October Reading

Dear Reader,

I know it’s a cliché to comment on how quickly the months go by, but seriously, where did October go? And how is it November already? More to the point, how are we already over halfway through November? Not that I’m complaining. The shops have put up their Christmas displays, the Christmas market is set up, and pretty soon it will be socially acceptable for me to be excited about Christmas. My true self is never more powerful than when the Christmas season arrives.

Right, let’s get on to the books that I read in October.


I started out with a re-read of Fingersmith by Sarah Waters. I’ve wanted to re-read this book for quite a while now and October was the perfect time for it. I needed a comforting read where I knew how things were going to turn out. Fingersmith is not comforting because of its plot; indeed, it is a dramatic, suspenseful tale full of unexpected twists and turns. It is comforting to me because I adore it. It is comforting because it is a book where I know the ending will satisfy me. It is comforting because it has two women in love with each other. It was a joy to read again and I was delighted that I could underline favourite passages this time – the first time I read this I was reading a library book. I have one Sarah Waters novel yet to read (Tipping the Velvet) and Fingersmith reminded me why I love her as an author and want to complete all her books.

I then moved on to Twilight by Elie Wiesel, which was kindly sent to me by Penguin Random House as part of their new Penguin Essentials range. It follows a Holocaust survivor named Raphael Lipkin, who is spending a summer at a psychiatric unit as a visiting professional. We follow his memories of his youth and the holocaust, his discussions with the patients, and his search for Pedro – the man who saved him as a teenager. I had mixed feelings about this book. The writing is undoubtedly beautiful, but the story jumped around too much for me. Every time we got to a section where I could start to sink into the characters, we jumped to another timeline and another character’s story. Never settling in one place for long enough. It ended up feeling like several disjointed vignettes all joined together in one book. There were small parts of it that I adored, but overall it just didn’t work for me.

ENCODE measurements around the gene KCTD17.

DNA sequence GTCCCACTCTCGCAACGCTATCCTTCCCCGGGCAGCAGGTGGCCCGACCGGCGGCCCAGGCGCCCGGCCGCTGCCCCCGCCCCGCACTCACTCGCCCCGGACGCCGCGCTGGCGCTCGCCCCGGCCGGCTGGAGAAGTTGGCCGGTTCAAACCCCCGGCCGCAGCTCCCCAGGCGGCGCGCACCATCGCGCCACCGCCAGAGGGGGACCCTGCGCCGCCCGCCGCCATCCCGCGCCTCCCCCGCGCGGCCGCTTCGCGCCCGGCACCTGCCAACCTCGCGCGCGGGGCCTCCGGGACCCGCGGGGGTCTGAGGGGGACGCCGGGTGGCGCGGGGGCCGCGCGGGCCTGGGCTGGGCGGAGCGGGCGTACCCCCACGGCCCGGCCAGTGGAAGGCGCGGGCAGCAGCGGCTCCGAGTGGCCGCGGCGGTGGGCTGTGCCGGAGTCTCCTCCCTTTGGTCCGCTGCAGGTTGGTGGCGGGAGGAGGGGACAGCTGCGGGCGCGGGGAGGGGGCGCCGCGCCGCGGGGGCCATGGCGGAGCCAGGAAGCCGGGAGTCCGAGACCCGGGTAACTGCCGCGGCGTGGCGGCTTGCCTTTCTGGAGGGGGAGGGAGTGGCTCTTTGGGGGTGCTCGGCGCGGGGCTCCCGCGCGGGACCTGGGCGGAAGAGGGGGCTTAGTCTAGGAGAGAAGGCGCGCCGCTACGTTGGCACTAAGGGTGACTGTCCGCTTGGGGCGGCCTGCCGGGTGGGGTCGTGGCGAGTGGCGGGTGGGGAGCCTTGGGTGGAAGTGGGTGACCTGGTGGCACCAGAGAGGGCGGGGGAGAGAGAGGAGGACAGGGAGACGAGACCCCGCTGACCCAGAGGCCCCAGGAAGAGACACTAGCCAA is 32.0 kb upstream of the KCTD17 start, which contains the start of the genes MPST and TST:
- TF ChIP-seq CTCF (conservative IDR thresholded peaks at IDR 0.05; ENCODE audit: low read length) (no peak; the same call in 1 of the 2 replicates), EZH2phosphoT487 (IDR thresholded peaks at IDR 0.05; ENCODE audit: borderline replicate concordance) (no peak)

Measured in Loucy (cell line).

Next, I decided to re-read Giovanni’s Room by James Baldwin. This book holds a truly special place in my heart and it means the world to me. It’s a tough read and it brought up a lot of emotions, but every heart-wrenching line that Baldwin writes is worth it.

Re-reading a couple of my favourite books in October was delightful. I spoke recently on my channel about how much I love re-reading. If there’s a book you’ve been tempted to get back into, I would highly recommend that you get around to some re-reading. I find it such a rewarding experience.

What have you been reading recently? Do you enjoy re-reading?

Love Lydia xx


4 thoughts on “October Reading

    • I’m glad you enjoyed it, it seems to be a popular book 🙂
      And I completely agree, it’s not the same as the first time. But often I find it wonderful in a whole new way. Although there are books out there that I wish I could read again for the first time!!

  1. Pingback: The Joy of Re-Reading || Blogmas Day 3 | Ashleigh's Bookshelf

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